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too singular to be mistaken, and I paused to hold serious council with myself. As I stood, I became more than ever sensible of the tomb-like silence in which I was. There was not the slightest sound of running water, whispering leaf, or the voice of any creature; the beating of my own heart, the ticking of my watch were alone heard. It was the deep stillness which has been felt there by others.

The watchmen from the castle top
Almost might hear an acorn drop,

It was so calm and still;
Might hear the stags in Hockwell groan,
And catch, by fits, the distant moan

Of King-garn's little rill.

The Red Kino.

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Whichever way I looked the forest stretched in one dense twilight. It was the very realisation of that appalling hush and bewildering continuity of shade so often described by travellers in the American woods. I had lost now all sense of any particular direction, and the only chance of reaching the outside of the wood was to go, as much as possible, in one direct line. Away then I went—but soon found myself entangled in the thickest underwood—actually overhead in rank weeds; now on the verge of an impassable bog, and NEW FOBEST.

now on that of a deep ravine. Fortunately for me the summer had been remarkably dry, and the ravines were dry too,—I could descend into them, and climb out on the other side. But the more I struggled on, the more I became confounded. Pausing to consider my situation, I saw a hairy face and a large pair of eyes fixed on me. Had it been a satyr, I felt that I should not have been surprised, it seemed so satyr-like a place. It was only a stag—which, with its head just above the tall fern, and its antlers amongst the boughs, looked very much like Kiihleborn of the Undine story. As I moved towards him he dashed away through the jungle, for so only could it be called, and I could long hear the crash of his progress. Ever and anon, huge swine with a fierce guffaw rushed from their lairs—one might have imagined them the wild boars of a German forest. At length I caught the tinkle of a cow-bell—a cheerful sound, for it must be in some open part of the forest, and from its distinctness not far distant. Thitherward I turned, and soon emerged into a sort of island in the sea of woods, a farm, like an American clearing. I sate down on a fallen tree to cool and rest myself, and was struck with the beauty of the place. These green fields lying so peacefully amid the woods, which, in one place pushed forward their scattered trees, in another retreated; here sprinkling them out thinly on the common, and there hanging their masses of dark foliage over a low hut or two. The quiet farm-house, too, surrounded by its belt of tall hollies; the flocks of geese dispersed over the short turf, and the cows coming home out of the forest to be milked; it was a most peaceful picture, and unlike all that citizens are accustomed to contemplate, except in Spenser or the German writers. These cow-bells too, have something in their sound so quaint and woodland. They are slung by a leathern strap from the neck of the leader, having neither sound nor shape of a common bell, but are like a tin cannister, with a ring at the bottom to suspend them by. They seem like the first rudimental attempt at a bell, and have a sound dull and horny rather than clear and ringing. The leaders of these herds are said to have a singular sagacity in tracking the woods and finding their way to particular spots and home again.— HoWitt's Rural Life.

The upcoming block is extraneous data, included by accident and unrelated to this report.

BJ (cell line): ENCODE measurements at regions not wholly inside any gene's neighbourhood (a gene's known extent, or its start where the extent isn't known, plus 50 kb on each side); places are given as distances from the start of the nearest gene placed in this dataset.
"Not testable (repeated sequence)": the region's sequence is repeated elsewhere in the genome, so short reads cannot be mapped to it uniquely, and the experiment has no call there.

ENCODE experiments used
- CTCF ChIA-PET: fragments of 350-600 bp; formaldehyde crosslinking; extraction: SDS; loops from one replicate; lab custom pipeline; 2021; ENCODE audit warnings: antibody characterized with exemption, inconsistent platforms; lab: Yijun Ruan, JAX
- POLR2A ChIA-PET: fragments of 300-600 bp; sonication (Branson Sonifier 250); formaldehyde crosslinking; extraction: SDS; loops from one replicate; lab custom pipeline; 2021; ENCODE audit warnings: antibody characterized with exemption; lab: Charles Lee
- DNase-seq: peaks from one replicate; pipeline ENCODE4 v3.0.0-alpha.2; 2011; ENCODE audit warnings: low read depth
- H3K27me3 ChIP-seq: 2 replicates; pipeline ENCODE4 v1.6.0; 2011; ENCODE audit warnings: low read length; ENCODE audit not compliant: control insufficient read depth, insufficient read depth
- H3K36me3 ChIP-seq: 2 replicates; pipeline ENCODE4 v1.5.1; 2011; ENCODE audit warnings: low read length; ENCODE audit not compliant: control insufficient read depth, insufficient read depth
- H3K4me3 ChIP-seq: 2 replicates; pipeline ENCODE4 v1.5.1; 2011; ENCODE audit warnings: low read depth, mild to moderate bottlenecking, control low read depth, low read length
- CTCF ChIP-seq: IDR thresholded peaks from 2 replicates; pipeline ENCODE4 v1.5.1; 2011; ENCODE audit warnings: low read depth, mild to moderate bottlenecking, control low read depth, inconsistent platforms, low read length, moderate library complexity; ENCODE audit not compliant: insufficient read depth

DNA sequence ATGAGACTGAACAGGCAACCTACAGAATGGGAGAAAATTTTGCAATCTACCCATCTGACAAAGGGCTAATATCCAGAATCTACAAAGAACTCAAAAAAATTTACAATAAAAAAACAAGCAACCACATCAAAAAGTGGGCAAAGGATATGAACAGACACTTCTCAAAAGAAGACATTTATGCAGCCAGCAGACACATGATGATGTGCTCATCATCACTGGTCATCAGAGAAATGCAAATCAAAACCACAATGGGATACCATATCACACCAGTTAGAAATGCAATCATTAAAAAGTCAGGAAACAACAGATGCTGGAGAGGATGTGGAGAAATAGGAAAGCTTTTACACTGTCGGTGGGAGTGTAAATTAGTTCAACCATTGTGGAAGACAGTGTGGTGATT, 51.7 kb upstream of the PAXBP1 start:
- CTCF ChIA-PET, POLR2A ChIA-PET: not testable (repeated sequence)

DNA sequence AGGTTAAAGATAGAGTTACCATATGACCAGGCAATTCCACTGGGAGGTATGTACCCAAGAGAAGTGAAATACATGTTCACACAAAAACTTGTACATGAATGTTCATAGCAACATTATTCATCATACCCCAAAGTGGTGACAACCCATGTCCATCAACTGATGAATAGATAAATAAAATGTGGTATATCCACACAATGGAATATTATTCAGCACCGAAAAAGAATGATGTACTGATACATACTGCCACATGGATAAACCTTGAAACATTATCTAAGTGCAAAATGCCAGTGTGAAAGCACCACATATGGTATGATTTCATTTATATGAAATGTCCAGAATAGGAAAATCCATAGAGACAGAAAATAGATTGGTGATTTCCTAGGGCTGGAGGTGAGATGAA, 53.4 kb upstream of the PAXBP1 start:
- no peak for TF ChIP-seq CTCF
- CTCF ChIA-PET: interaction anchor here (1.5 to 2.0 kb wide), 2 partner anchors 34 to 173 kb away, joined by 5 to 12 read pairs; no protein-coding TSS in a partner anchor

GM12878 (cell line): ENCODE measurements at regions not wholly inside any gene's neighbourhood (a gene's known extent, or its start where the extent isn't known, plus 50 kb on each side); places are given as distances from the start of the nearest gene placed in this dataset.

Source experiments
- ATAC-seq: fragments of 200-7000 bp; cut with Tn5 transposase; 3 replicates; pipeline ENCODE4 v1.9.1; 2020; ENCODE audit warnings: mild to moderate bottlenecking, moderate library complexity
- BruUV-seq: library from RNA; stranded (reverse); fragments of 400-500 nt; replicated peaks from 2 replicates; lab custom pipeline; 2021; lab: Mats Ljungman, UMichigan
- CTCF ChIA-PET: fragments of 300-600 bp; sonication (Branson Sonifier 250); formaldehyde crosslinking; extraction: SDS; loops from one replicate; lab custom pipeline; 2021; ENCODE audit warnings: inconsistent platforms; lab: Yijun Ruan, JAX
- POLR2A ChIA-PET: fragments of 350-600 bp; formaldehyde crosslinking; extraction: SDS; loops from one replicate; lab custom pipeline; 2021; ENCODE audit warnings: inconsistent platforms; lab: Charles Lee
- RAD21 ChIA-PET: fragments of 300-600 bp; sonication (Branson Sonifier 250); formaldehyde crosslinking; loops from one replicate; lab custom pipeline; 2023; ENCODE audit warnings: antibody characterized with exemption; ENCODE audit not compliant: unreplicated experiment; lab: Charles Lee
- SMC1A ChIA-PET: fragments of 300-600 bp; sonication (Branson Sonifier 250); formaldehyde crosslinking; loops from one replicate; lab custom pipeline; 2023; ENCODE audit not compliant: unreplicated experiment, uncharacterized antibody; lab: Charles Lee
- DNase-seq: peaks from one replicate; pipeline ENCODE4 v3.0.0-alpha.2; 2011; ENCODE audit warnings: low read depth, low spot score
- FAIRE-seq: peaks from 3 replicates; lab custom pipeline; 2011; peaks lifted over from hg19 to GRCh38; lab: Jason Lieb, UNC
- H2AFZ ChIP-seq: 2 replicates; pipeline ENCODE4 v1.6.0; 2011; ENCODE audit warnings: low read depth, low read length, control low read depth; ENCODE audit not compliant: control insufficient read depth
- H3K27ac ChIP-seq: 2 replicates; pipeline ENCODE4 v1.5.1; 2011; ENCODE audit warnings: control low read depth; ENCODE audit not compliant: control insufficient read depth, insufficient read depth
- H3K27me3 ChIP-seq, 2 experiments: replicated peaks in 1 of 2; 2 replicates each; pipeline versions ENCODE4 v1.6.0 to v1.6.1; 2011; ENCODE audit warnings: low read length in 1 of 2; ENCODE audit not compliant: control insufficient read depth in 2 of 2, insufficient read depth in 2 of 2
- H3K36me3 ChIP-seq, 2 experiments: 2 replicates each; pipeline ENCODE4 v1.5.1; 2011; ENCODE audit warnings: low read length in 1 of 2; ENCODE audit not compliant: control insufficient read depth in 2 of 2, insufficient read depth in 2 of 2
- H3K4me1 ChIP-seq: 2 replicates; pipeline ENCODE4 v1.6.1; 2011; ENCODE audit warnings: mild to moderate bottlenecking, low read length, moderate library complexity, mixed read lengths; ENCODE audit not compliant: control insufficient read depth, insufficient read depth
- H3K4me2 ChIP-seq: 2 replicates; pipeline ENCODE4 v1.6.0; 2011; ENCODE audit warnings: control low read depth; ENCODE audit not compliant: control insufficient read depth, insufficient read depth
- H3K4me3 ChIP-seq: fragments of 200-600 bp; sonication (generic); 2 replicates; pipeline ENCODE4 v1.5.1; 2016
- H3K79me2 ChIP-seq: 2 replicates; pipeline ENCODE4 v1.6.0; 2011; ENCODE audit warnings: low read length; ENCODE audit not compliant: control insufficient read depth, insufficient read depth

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The weather, says Gilpin, is a fruitful source of incidental beauty to forest scenery, and there are few states of the weather which do not impress some peculiar and picturesque character on landscape, to which it gives the leading tint. A country is chiefly affected by the weather when it is hazy or misty, or when the sky is invested with some cold tints, or when the sun rises, or when it shines full at noon, or when it sets, or lastly, when the day is stormy. Each of these different states of the weather admits much variation.

The calm, overcast, soft day, such as these climates often produce in the beginning of autumn, hazy, mild and undisturbed, affords a beautiful medium, spreading over the woods a sweet, grey tint, which is especially favourable to their distant appearance. The internal parts of the forest receive little advantages from this hazy medium; but the various tuftings of distant woods are wonderfully softened by it; and many a form, and many a hue, which in the full

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